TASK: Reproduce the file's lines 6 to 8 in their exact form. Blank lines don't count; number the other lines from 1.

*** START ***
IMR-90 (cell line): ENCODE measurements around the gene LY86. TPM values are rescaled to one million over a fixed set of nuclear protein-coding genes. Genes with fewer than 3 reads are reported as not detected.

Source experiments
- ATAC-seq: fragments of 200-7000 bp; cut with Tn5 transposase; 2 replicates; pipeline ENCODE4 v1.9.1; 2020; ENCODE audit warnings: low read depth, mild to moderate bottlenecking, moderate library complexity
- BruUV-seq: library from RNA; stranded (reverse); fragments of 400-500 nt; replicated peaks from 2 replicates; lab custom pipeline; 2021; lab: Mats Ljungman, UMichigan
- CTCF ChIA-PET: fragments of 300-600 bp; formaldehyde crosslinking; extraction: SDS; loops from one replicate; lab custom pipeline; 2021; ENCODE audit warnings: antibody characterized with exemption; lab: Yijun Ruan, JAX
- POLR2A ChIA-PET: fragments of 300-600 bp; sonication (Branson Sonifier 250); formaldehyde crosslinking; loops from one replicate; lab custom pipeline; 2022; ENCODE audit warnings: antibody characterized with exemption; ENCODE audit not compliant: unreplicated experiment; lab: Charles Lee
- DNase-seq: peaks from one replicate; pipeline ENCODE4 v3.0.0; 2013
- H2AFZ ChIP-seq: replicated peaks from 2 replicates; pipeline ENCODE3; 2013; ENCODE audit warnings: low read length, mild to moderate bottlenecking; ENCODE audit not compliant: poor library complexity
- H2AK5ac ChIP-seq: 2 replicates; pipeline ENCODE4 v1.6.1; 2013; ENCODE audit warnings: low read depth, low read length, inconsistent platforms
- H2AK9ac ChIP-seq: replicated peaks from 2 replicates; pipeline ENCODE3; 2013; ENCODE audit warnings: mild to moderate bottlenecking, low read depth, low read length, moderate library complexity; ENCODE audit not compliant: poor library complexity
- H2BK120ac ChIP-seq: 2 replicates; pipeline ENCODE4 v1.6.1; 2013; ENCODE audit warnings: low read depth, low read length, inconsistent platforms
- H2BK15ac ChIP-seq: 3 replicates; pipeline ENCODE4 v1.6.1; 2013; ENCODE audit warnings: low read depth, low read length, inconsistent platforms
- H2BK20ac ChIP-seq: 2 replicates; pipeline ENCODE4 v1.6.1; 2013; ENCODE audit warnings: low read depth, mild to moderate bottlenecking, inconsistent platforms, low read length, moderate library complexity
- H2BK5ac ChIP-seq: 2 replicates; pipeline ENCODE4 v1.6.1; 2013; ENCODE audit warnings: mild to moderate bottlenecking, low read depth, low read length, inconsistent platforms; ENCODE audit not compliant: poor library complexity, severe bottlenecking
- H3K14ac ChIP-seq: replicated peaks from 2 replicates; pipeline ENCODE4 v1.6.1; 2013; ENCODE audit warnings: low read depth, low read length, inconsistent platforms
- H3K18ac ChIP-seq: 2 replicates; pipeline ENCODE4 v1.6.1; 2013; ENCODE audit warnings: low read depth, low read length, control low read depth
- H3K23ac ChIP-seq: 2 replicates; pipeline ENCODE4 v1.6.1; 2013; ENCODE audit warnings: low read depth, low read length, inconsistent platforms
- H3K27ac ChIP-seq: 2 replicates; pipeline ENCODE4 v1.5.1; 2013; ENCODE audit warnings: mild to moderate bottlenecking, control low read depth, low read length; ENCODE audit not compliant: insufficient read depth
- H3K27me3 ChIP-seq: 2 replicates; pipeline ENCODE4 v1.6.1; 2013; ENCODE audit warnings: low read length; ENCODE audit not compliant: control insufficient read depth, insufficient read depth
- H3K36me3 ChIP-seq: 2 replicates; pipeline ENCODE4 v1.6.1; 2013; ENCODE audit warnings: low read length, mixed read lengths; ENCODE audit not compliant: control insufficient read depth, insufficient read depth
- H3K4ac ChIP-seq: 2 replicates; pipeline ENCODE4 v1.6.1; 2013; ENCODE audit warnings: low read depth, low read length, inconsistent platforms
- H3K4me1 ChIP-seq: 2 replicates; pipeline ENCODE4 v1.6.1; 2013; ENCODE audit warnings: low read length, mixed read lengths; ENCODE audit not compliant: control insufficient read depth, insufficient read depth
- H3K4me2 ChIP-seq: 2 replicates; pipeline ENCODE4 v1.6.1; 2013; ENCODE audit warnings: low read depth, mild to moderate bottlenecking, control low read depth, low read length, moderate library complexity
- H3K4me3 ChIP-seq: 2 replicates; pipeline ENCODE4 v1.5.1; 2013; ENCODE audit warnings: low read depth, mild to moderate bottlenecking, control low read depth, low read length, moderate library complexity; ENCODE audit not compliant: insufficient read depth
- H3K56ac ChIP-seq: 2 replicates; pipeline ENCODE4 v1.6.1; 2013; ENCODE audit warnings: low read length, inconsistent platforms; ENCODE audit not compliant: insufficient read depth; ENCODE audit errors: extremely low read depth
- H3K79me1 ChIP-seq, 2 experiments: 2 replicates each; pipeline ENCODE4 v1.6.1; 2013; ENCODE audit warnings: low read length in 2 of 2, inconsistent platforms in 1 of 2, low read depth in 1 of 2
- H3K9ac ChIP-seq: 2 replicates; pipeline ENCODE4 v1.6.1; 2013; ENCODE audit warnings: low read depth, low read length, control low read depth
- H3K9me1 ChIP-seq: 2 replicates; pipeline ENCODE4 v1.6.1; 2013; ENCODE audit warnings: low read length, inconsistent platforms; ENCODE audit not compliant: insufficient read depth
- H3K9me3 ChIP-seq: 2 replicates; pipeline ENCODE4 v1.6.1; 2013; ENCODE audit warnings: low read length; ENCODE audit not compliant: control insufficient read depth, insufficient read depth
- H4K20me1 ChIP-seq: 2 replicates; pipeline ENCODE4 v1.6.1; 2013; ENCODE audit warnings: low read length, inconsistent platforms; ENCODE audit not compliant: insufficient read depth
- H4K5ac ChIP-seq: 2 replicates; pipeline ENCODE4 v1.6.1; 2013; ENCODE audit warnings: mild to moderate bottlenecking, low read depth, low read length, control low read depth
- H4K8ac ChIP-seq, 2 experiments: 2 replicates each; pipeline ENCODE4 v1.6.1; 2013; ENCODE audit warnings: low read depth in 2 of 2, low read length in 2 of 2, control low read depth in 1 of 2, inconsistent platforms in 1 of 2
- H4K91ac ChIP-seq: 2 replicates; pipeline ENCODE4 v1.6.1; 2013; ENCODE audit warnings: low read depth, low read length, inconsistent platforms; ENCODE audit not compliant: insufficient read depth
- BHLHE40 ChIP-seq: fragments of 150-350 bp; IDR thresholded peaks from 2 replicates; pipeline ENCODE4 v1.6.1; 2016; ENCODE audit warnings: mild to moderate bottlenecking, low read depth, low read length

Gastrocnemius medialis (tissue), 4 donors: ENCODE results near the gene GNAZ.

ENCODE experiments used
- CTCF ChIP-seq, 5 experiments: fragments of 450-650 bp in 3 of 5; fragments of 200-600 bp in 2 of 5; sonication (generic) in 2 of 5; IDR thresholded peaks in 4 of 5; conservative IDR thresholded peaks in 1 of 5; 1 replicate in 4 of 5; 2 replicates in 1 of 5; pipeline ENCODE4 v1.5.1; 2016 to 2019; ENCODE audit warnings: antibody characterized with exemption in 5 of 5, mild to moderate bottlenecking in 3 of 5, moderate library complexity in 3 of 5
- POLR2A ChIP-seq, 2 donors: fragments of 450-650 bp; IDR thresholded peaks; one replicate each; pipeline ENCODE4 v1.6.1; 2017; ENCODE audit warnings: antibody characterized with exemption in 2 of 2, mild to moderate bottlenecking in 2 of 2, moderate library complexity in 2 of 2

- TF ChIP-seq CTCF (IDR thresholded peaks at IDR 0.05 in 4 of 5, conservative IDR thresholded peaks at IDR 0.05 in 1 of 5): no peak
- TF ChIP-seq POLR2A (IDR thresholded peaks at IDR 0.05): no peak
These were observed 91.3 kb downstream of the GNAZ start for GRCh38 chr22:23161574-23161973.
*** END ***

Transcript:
- POLR2A ChIA-PET: fragments of 300-600 bp; sonication (Branson Sonifier 250); formaldehyde crosslinking; loops from one replicate; lab custom pipeline; 2022; ENCODE audit warnings: antibody characterized with exemption; ENCODE audit not compliant: unreplicated experiment; lab: Charles Lee
- DNase-seq: peaks from one replicate; pipeline ENCODE4 v3.0.0; 2013
- H2AFZ ChIP-seq: replicated peaks from 2 replicates; pipeline ENCODE3; 2013; ENCODE audit warnings: low read length, mild to moderate bottlenecking; ENCODE audit not compliant: poor library complexity